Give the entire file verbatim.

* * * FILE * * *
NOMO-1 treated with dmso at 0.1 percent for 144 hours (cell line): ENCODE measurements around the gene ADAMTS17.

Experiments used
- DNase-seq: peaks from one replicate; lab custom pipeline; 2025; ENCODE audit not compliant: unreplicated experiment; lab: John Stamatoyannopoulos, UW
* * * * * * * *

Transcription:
NOMO-1 treated with dmso at 0.1 percent for 144 hours (cell line): ENCODE measurements around the gene ADAMTS17.

Experiments used
- DNase-seq: peaks from one replicate; lab custom pipeline; 2025; ENCODE audit not compliant: unreplicated experiment; lab: John Stamatoyannopoulos, UW